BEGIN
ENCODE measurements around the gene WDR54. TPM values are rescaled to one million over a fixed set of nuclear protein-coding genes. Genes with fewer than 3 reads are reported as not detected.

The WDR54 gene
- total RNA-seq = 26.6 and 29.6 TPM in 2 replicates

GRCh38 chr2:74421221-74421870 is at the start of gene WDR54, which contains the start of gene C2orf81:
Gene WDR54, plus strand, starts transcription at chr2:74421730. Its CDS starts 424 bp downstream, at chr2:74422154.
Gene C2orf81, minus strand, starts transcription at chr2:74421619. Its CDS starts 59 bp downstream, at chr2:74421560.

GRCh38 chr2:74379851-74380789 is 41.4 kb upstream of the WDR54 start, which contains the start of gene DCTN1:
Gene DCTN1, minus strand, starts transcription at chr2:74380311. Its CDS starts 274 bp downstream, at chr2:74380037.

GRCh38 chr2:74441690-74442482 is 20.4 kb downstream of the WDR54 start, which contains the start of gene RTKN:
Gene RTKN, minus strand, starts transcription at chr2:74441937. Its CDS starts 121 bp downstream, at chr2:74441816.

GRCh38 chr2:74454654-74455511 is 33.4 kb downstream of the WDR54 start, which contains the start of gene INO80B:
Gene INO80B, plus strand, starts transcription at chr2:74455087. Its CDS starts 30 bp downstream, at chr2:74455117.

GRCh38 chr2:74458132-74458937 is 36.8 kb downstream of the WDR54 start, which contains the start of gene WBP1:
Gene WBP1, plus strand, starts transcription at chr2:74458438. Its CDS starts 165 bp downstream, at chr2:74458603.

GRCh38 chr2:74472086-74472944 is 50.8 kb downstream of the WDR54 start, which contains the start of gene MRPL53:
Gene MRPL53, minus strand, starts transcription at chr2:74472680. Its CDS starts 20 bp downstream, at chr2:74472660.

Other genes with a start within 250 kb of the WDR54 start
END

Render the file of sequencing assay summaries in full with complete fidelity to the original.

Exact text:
ENCODE measurements around the gene WDR54. TPM values are rescaled to one million over a fixed set of nuclear protein-coding genes. Genes with fewer than 3 reads are reported as not detected.

The WDR54 gene
- total RNA-seq = 26.6 and 29.6 TPM in 2 replicates

GRCh38 chr2:74421221-74421870 is at the start of gene WDR54, which contains the start of gene C2orf81:
Gene WDR54, plus strand, starts transcription at chr2:74421730. Its CDS starts 424 bp downstream, at chr2:74422154.
Gene C2orf81, minus strand, starts transcription at chr2:74421619. Its CDS starts 59 bp downstream, at chr2:74421560.

GRCh38 chr2:74379851-74380789 is 41.4 kb upstream of the WDR54 start, which contains the start of gene DCTN1:
Gene DCTN1, minus strand, starts transcription at chr2:74380311. Its CDS starts 274 bp downstream, at chr2:74380037.

GRCh38 chr2:74441690-74442482 is 20.4 kb downstream of the WDR54 start, which contains the start of gene RTKN:
Gene RTKN, minus strand, starts transcription at chr2:74441937. Its CDS starts 121 bp downstream, at chr2:74441816.

GRCh38 chr2:74454654-74455511 is 33.4 kb downstream of the WDR54 start, which contains the start of gene INO80B:
Gene INO80B, plus strand, starts transcription at chr2:74455087. Its CDS starts 30 bp downstream, at chr2:74455117.

GRCh38 chr2:74458132-74458937 is 36.8 kb downstream of the WDR54 start, which contains the start of gene WBP1:
Gene WBP1, plus strand, starts transcription at chr2:74458438. Its CDS starts 165 bp downstream, at chr2:74458603.

GRCh38 chr2:74472086-74472944 is 50.8 kb downstream of the WDR54 start, which contains the start of gene MRPL53:
Gene MRPL53, minus strand, starts transcription at chr2:74472680. Its CDS starts 20 bp downstream, at chr2:74472660.

Other genes with a start within 250 kb of the WDR54 start